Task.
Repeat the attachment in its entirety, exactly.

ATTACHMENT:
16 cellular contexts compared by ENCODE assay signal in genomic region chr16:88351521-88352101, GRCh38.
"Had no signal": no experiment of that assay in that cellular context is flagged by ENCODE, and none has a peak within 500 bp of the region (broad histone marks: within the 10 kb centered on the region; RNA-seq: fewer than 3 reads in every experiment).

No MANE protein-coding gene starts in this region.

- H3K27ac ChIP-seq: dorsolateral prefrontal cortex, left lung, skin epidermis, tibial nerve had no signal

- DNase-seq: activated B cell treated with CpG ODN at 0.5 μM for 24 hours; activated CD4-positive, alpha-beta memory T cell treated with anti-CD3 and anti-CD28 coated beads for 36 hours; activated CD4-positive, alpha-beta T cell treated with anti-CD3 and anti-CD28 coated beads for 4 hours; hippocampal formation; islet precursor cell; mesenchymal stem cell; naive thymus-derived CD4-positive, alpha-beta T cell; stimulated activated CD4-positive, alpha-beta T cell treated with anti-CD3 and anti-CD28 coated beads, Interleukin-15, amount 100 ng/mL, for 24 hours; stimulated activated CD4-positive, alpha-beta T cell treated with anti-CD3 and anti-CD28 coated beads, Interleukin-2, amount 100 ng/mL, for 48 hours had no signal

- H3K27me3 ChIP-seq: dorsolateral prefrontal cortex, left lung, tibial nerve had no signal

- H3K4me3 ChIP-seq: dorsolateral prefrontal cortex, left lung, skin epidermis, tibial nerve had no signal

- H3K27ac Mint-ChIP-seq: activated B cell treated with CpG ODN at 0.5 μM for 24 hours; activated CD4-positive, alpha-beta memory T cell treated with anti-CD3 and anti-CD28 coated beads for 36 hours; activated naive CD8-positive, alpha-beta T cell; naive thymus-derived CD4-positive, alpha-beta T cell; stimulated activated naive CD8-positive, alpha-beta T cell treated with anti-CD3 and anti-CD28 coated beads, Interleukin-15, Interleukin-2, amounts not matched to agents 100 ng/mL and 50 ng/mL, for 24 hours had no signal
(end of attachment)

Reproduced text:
16 cellular contexts compared by ENCODE assay signal in genomic region chr16:88351521-88352101, GRCh38.
"Had no signal": no experiment of that assay in that cellular context is flagged by ENCODE, and none has a peak within 500 bp of the region (broad histone marks: within the 10 kb centered on the region; RNA-seq: fewer than 3 reads in every experiment).

No MANE protein-coding gene starts in this region.

- H3K27ac ChIP-seq: dorsolateral prefrontal cortex, left lung, skin epidermis, tibial nerve had no signal

- DNase-seq: activated B cell treated with CpG ODN at 0.5 μM for 24 hours; activated CD4-positive, alpha-beta memory T cell treated with anti-CD3 and anti-CD28 coated beads for 36 hours; activated CD4-positive, alpha-beta T cell treated with anti-CD3 and anti-CD28 coated beads for 4 hours; hippocampal formation; islet precursor cell; mesenchymal stem cell; naive thymus-derived CD4-positive, alpha-beta T cell; stimulated activated CD4-positive, alpha-beta T cell treated with anti-CD3 and anti-CD28 coated beads, Interleukin-15, amount 100 ng/mL, for 24 hours; stimulated activated CD4-positive, alpha-beta T cell treated with anti-CD3 and anti-CD28 coated beads, Interleukin-2, amount 100 ng/mL, for 48 hours had no signal

- H3K27me3 ChIP-seq: dorsolateral prefrontal cortex, left lung, tibial nerve had no signal

- H3K4me3 ChIP-seq: dorsolateral prefrontal cortex, left lung, skin epidermis, tibial nerve had no signal

- H3K27ac Mint-ChIP-seq: activated B cell treated with CpG ODN at 0.5 μM for 24 hours; activated CD4-positive, alpha-beta memory T cell treated with anti-CD3 and anti-CD28 coated beads for 36 hours; activated naive CD8-positive, alpha-beta T cell; naive thymus-derived CD4-positive, alpha-beta T cell; stimulated activated naive CD8-positive, alpha-beta T cell treated with anti-CD3 and anti-CD28 coated beads, Interleukin-15, Interleukin-2, amounts not matched to agents 100 ng/mL and 50 ng/mL, for 24 hours had no signal